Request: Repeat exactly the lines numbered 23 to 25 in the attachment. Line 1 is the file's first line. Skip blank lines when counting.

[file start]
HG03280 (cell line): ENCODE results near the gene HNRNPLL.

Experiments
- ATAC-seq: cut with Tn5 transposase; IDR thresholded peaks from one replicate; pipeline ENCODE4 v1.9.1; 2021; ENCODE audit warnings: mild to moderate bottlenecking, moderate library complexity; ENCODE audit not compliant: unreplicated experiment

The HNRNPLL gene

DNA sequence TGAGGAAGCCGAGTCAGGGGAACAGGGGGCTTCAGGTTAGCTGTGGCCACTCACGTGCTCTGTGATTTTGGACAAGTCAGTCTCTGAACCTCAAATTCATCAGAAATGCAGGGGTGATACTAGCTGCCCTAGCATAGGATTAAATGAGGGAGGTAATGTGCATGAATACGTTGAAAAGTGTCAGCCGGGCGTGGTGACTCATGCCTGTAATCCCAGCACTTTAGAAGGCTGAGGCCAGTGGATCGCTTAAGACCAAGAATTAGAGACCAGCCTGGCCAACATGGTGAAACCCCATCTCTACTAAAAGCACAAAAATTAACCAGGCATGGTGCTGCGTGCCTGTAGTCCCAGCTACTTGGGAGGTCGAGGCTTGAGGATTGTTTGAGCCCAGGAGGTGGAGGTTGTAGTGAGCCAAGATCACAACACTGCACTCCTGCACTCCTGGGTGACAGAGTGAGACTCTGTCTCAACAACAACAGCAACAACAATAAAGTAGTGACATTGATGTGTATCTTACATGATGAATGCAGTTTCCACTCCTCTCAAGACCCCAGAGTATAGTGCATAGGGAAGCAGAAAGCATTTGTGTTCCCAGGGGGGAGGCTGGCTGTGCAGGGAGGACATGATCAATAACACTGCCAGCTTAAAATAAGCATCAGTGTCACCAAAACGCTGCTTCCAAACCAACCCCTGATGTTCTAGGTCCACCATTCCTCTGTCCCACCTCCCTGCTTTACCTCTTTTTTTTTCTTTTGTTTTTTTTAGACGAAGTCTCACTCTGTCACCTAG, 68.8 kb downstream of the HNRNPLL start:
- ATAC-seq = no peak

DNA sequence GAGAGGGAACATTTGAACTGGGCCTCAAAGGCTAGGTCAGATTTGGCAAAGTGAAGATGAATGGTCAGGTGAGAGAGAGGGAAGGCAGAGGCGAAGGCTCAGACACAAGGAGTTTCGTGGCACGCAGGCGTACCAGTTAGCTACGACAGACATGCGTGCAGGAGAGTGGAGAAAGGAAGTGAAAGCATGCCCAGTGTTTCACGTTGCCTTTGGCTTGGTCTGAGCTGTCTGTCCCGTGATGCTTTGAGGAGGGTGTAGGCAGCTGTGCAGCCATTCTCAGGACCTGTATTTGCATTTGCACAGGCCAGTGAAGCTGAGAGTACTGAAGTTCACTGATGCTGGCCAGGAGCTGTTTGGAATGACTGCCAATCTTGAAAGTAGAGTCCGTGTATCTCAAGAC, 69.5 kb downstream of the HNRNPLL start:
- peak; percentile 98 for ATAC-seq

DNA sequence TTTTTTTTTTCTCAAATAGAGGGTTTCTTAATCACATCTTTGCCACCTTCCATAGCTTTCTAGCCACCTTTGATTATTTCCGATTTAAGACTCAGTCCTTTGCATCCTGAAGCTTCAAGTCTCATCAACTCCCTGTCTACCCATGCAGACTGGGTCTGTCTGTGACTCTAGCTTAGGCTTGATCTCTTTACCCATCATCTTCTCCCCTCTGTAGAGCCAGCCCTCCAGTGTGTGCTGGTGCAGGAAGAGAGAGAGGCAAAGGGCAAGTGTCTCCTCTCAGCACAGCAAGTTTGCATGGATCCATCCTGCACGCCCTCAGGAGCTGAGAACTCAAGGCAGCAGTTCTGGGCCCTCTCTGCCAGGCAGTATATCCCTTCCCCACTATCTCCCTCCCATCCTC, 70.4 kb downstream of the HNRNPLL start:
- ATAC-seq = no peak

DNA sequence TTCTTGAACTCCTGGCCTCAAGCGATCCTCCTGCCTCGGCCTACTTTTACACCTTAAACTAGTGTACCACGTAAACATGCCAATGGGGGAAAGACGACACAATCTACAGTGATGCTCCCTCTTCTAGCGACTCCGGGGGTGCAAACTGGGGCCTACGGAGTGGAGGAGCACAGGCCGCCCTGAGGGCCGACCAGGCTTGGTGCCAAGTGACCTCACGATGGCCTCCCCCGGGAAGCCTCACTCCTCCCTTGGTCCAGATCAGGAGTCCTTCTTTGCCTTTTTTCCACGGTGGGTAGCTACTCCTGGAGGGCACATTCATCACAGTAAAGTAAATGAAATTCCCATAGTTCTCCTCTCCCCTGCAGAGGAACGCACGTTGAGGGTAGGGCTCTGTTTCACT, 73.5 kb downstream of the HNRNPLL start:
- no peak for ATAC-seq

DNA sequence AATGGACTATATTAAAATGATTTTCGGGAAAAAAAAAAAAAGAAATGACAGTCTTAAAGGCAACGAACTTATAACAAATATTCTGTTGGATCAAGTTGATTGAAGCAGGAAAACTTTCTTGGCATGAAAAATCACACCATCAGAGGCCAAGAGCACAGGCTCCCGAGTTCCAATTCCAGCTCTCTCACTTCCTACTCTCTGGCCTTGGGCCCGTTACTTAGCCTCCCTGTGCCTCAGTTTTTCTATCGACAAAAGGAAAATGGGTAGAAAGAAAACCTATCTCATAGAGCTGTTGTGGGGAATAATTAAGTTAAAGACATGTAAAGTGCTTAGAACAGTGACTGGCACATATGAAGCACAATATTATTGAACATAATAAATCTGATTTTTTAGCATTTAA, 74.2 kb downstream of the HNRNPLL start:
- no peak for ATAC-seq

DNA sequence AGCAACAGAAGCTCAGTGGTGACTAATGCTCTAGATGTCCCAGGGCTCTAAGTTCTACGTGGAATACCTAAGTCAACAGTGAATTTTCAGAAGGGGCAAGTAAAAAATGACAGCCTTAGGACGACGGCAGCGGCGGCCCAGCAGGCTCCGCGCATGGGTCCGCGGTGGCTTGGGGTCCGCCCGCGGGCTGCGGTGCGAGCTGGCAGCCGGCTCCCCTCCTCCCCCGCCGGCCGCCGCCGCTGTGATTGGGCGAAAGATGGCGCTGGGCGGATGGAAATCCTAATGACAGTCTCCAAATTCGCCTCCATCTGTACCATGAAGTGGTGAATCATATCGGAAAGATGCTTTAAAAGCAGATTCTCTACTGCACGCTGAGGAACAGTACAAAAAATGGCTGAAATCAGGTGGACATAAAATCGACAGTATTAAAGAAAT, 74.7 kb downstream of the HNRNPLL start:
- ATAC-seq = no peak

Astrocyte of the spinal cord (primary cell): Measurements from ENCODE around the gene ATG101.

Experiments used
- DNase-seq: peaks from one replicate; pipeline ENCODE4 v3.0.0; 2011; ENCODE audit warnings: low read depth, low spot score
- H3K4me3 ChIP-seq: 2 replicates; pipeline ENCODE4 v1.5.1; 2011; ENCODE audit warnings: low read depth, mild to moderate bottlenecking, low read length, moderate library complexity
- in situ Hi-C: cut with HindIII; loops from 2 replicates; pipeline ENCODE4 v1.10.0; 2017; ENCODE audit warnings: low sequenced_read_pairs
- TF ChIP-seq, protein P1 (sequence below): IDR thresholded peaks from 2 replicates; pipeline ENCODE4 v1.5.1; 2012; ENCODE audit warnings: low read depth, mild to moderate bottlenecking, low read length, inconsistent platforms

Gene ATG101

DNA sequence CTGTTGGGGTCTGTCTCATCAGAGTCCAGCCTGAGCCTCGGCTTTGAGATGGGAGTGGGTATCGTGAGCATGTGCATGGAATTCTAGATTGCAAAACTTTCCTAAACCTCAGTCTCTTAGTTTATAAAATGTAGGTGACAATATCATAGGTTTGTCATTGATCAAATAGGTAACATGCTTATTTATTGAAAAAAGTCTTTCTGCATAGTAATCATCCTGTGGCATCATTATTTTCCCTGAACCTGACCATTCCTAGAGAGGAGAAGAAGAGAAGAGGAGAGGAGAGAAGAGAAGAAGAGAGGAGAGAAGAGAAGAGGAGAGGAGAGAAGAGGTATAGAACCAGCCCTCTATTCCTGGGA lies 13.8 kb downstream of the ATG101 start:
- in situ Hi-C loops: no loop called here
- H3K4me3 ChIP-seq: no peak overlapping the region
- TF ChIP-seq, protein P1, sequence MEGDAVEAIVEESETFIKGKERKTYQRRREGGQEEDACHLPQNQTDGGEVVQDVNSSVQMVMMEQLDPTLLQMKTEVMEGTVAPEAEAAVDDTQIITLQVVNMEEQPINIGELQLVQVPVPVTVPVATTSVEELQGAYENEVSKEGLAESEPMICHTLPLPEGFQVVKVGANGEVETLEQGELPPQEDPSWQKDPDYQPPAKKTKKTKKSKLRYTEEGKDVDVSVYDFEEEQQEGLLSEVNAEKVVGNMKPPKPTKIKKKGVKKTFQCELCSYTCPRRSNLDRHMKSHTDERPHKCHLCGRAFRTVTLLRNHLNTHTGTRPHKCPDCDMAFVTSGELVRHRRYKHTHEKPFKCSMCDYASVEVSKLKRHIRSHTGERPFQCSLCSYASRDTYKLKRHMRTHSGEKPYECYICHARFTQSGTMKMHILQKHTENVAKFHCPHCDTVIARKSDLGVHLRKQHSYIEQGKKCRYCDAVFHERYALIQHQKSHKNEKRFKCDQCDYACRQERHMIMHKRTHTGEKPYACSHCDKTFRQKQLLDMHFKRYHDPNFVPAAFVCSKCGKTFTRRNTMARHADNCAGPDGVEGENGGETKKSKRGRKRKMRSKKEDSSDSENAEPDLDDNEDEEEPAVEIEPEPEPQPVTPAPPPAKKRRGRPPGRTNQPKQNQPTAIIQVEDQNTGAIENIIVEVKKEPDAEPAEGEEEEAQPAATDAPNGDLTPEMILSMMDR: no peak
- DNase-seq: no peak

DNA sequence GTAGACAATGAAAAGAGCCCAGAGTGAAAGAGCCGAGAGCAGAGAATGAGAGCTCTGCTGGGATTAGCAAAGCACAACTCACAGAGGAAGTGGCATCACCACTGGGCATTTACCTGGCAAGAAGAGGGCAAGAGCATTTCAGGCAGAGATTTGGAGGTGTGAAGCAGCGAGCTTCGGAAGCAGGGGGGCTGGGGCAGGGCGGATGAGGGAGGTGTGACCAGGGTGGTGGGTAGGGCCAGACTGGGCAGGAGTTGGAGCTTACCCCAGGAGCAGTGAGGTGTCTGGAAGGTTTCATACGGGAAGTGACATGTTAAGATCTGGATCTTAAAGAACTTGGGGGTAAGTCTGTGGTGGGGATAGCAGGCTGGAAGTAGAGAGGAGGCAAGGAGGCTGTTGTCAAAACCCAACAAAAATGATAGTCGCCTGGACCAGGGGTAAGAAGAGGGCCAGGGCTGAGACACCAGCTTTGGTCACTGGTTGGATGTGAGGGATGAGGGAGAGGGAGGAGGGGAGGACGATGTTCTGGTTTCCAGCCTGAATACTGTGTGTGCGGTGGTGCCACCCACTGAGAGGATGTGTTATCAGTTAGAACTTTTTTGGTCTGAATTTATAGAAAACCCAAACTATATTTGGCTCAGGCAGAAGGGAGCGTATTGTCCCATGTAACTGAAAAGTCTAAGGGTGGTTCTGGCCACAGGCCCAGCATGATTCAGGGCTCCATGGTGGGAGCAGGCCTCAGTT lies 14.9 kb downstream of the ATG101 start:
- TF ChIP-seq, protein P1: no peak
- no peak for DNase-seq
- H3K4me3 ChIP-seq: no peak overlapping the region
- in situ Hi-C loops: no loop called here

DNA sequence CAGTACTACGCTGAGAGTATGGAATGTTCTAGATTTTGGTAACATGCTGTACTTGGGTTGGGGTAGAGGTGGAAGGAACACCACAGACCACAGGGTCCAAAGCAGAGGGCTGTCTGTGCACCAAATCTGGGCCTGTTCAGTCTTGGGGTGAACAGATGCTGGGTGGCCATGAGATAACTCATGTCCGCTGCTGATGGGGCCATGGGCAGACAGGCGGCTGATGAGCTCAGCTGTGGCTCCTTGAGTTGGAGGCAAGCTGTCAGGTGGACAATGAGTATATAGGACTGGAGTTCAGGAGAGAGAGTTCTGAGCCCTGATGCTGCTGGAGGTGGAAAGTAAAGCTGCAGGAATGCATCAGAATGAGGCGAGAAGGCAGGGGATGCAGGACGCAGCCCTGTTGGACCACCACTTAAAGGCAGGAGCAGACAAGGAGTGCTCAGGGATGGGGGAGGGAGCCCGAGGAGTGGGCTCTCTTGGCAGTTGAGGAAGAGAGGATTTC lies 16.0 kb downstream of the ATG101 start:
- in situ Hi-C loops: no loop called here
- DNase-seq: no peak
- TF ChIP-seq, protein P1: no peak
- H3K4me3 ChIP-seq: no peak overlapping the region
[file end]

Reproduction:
Gene ATG101

DNA sequence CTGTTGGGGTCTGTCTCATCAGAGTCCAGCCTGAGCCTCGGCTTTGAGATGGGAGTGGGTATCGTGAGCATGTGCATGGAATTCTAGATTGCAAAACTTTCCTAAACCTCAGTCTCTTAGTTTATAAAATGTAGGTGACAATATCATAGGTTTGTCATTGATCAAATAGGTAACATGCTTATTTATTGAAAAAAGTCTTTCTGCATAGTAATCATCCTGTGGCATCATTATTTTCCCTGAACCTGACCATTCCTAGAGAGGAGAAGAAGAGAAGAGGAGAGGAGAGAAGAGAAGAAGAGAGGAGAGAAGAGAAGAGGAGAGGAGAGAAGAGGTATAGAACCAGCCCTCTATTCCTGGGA lies 13.8 kb downstream of the ATG101 start:
- in situ Hi-C loops: no loop called here